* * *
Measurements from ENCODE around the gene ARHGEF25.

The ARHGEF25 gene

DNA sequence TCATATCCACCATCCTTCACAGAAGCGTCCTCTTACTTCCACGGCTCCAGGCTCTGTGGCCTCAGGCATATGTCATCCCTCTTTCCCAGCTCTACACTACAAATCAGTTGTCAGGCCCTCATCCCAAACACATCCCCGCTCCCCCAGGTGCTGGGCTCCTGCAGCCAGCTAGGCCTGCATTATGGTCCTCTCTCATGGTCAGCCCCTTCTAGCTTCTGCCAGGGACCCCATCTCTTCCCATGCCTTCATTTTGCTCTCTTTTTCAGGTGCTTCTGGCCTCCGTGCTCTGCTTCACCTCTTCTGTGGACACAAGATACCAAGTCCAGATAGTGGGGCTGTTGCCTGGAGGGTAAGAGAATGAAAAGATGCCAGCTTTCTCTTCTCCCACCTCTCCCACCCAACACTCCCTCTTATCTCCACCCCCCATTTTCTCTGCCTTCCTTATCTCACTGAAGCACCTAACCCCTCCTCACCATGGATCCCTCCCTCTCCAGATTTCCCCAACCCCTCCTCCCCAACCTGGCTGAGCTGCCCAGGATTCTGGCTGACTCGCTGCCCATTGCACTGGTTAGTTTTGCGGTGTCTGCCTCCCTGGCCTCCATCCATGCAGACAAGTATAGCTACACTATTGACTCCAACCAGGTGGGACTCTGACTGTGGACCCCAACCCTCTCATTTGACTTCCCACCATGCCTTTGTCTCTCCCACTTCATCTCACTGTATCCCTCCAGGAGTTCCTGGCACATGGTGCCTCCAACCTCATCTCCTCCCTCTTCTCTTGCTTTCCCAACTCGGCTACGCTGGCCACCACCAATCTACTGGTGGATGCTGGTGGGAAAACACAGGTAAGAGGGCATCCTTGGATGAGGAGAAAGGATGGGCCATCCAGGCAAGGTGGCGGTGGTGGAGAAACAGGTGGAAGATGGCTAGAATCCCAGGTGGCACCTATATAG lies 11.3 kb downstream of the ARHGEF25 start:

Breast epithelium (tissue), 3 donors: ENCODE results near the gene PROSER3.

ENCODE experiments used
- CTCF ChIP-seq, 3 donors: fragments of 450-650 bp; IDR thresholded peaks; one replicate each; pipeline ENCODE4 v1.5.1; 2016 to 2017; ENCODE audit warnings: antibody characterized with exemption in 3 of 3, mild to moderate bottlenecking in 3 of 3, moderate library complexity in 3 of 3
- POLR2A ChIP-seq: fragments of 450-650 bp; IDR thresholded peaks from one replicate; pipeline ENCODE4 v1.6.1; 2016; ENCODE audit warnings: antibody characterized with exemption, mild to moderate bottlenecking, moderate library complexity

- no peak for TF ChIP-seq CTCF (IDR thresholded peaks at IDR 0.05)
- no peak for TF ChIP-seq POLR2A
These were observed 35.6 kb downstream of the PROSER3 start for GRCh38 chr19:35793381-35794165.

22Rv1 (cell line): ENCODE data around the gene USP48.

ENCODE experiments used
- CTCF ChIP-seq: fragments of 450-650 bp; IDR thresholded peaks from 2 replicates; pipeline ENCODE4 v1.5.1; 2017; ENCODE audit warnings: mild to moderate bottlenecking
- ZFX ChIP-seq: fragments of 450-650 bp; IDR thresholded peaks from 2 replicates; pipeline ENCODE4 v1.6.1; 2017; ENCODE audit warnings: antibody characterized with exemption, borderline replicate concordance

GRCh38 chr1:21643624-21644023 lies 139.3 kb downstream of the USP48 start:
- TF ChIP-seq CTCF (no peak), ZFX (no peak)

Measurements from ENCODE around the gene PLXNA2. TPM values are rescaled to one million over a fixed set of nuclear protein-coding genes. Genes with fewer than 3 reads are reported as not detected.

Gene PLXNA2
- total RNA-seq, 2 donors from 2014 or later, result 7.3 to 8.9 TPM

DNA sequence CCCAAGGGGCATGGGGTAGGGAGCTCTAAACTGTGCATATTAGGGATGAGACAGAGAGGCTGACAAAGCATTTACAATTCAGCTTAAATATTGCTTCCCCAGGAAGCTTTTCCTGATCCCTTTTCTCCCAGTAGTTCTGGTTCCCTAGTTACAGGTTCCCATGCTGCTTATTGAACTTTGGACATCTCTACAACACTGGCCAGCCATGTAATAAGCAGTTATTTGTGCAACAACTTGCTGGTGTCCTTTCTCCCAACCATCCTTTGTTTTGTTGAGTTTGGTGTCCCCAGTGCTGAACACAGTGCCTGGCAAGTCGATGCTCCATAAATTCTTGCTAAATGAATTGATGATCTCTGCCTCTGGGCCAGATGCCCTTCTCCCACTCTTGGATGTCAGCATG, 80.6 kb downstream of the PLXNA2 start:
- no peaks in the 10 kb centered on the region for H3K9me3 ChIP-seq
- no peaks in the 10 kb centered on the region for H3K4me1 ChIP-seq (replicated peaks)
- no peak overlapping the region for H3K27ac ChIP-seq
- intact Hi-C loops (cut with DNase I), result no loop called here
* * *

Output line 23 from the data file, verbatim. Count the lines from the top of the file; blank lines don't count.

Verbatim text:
- no peak overlapping the region for H3K27ac ChIP-seq